In To Kill A Mockingbird, how does Harper Lee use parallelism and sequencing to explain a social commentary in chapters 6-8?
The term sequencing can refer to the series of events that make up a story. Therefore, in looking at parallelism as well as sequencing, one would look at the sequences of events that are parallel to each other in that they they share similarities. In Chapters 6 through 8 of To Kill a Mockingbird, we see some parallelism with respect to the series of events pertaining to the children's interactions with their neighbor Arthur (Boo) Radley, and author Harper Lee uses these parallel events to give a social commentary on prejudices and treatment of others.
In Chapter 6, when Jem, Dill, and Scout are chased off the Radleys' property by the sounds of Mr. Nathan Radley's shotgun, Jem gets his pants caught on the fence during the escape and must go back to retrieve them; however, he doesn't find them in the condition he would expect to find them. In Chapter 7, Jem confides to Scout that he found them "folded across the fence ... like they were expectin' me." Jem further informs Scout:
They'd been sewed up. Not like a lady sewed 'em, like somethin' I'd try to do. All crooked. (Ch. 7)
The condition of Jem's pants actually tells us quite a bit about Arthur's character. First, it tells us he is perfectly aware of what antics the children are up to. Second, since mending Jem's pants was an act of benevolence, the reader begins to learn Arthur is not the insane, dangerous person the children believe him to be as a result of prejudices; he is actually a kind and caring person who looks out for the children.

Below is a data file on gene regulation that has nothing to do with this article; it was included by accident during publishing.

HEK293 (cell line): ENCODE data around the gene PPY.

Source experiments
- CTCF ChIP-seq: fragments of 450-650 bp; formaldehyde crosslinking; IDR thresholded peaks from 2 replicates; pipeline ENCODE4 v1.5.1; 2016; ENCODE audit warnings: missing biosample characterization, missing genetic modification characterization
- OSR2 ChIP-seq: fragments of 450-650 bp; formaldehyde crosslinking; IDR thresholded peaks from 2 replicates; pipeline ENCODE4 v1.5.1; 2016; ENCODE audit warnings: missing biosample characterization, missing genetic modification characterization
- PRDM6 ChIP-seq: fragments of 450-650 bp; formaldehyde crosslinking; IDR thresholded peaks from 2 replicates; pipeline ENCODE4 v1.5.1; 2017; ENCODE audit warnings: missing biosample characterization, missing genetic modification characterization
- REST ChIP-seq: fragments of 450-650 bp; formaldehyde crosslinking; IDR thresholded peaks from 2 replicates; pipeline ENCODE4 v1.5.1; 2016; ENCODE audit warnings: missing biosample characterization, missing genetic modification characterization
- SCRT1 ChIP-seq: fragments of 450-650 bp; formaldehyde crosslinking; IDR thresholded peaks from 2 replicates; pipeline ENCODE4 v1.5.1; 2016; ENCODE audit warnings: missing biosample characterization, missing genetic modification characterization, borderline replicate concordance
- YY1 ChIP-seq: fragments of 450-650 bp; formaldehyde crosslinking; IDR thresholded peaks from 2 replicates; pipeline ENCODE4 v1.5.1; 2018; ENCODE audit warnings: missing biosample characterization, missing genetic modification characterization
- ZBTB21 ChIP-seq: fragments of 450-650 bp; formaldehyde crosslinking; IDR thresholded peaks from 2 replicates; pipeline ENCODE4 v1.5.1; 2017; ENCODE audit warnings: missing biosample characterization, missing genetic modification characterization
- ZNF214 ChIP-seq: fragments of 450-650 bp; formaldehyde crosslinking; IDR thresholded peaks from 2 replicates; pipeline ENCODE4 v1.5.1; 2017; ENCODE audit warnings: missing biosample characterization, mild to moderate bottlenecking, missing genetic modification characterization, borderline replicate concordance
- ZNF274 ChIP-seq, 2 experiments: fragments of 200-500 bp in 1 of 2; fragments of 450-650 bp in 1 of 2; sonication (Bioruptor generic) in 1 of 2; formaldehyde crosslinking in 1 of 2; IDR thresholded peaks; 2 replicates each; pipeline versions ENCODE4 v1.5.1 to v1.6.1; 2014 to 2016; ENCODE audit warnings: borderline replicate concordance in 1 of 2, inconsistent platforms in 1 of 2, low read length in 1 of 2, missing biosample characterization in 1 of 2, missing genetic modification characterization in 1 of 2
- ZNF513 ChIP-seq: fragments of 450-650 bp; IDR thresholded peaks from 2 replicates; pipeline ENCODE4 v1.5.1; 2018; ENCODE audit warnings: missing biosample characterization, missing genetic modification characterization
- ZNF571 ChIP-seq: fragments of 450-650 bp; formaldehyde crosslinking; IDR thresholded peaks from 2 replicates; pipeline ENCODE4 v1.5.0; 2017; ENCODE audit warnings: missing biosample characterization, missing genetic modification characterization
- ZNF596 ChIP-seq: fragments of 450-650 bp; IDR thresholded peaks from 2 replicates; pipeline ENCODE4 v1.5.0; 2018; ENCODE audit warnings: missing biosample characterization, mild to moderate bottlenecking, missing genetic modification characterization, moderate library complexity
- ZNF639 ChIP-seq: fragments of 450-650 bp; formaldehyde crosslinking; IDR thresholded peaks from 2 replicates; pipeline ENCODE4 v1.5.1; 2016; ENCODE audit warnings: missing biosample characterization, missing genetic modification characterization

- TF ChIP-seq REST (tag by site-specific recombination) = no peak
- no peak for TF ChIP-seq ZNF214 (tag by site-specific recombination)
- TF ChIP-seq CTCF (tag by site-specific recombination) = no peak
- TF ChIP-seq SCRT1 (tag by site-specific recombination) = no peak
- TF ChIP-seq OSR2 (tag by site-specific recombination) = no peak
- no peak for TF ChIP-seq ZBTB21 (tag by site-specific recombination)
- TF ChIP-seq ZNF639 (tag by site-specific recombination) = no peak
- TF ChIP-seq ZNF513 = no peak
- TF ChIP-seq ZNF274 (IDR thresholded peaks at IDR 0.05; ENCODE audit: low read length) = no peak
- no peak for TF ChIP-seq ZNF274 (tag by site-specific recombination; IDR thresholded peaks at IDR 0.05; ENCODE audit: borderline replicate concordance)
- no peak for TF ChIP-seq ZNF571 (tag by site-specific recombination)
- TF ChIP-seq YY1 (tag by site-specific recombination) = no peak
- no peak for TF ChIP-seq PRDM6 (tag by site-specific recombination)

The benevolent act of mending Jem's pants in chapters 6 and 7 is paralleled by Arthur's further displays of kindness in chapters 7 and 8. In Chapter 7, Scout and Jem begin finding more items left in the knothole of the oak tree on the Radleys' property that they pass every day on their way home from school. Jem begins to realize that they are being left by Arthur and intended as gifts for the children, an act of kindness that becomes particularly evident when Scout and Jem find two soap dolls carved to look exactly like them. In Chapter 8, the children realize Arthur has carried out yet another benevolent act that parallels his other benevolent acts: he has sneaked up behind Scout and covered her shoulders with a woolen blanket while the two children stand out in the freezing cold early morning hours in front of the Radley gate, watching people try to mitigate the fire damage done to Miss Maudie's burning house.
This sequence of parallel events concerning Arthur's acts of benevolence help the children, especially Jem, realize Arthur has been misjudged. Jem realizes that Arthur is not the sort of person who would actually hurt the children and that Arthur is reaching out to the children in his own quiet way.